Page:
As a result of the findings, virtually the entire executive staff has been ousted — with the New Jersey commissioner, Michael J. Madonna, a former police officer and union representative, dismissed last week, the commission revealed. The former New York commissioner, Michael C. Axelrod, who was also faulted for abuses, was not reappointed after his term ended last year.
New leadership was put in place starting last year.
“It was an utter disaster when we stepped in,” the inspector general, Joseph Fisch, said in an interview, calling the state of affairs then “a remnant and continuation of the old waterfront.”
Largely unscrutinized for more than half a century, the commission is a throwback to days when the gun and the knife ruled the nation’s shipping lifeline and a screenwriter named Budd Schulberg, who died last week, captured the violence and heroics for a film that became a classic, “On the Waterfront.”
With 100 employees and offices in Lower Manhattan, Brooklyn and Port Newark, the commission, created in 1953, licenses the 52 companies now operating on the waterfront and maintains a registry of nearly 6,500 longshoremen and other workers.
The 61-page report, deploring a “complete breakdown of the commission’s audit and enforcement functions,” found that the commission’s general counsel, Jon Deutsch, later fired, masterminded a scheme to conceal a convicted felon’s ownership of a company so he could continue to operate on the waterfront. It also found that federal antiterrorism grants were misused or could not be accounted for, calling for further investigation by the Department of Homeland Security.
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Mr. Deutsch, reached at home, said he had not yet read the report. Later, his lawyer, Lawrence S. Lustberg of Newark, called the inquiry “a witch hunt,” saying Mr. Deutsch had “persuasively rebutted every single one of the allegations” and had been denied a look at the draft. But Mr. Lustberg declined to cite any specifics.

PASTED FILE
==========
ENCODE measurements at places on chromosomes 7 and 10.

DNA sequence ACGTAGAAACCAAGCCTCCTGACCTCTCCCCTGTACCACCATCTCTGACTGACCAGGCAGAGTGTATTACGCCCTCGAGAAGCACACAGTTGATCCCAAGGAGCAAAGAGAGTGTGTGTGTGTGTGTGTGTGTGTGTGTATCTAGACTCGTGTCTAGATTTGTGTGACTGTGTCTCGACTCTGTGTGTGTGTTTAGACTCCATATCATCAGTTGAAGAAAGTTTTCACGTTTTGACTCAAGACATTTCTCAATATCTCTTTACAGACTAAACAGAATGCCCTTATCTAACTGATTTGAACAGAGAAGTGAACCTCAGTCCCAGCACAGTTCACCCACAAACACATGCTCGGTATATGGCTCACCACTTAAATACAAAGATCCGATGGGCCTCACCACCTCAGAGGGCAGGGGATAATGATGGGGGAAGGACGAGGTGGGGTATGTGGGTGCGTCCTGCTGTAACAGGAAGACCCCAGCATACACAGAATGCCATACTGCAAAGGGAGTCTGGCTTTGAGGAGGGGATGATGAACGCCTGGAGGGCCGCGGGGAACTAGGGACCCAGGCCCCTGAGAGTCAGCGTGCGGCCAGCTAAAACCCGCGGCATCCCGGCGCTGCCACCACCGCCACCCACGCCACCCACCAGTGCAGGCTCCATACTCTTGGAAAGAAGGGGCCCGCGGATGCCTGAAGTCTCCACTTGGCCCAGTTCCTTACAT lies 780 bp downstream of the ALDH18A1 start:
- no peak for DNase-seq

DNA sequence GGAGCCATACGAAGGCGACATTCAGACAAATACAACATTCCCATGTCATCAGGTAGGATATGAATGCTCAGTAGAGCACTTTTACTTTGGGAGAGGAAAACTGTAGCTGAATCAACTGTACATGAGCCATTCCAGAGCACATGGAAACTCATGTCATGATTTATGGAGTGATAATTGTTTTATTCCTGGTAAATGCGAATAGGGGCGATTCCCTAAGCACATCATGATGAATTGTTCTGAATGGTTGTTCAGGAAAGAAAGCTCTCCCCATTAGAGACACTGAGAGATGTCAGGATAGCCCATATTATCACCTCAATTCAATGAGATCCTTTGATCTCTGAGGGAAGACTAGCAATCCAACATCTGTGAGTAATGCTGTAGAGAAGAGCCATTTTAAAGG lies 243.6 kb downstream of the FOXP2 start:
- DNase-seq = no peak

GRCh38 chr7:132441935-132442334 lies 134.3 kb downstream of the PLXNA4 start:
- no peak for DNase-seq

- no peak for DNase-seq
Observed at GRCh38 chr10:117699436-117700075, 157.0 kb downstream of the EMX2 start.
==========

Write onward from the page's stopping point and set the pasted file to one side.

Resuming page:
The reported failings ranged from the critical to the comical. The report said the commission — often stalemated by differences between the two $43,500-a-year commissioners — abandoned background checks on the longshoremen who unload ships and the stevedoring companies that employ them, creating a critical breach in the nation’s security web. Instead, the report said, commission detectives spent their mornings parked in the commissioners’ designated parking spots in Lower Manhattan, guarding them from interlopers.
It portrayed the agency as a patronage-laden favor bank where staff members took cars for personal use, a boat that was bought with federal money to fend off a “waterborne attack” was used primarily to ferry V.I.P.’s during Fleet Week, and friends got friends jobs with high salaries and little work.
One detective failed his entry exam twice, for example — until Commissioner Madonna himself slipped him the test, the report said, and he ended up turning in the highest score in the history of the commission.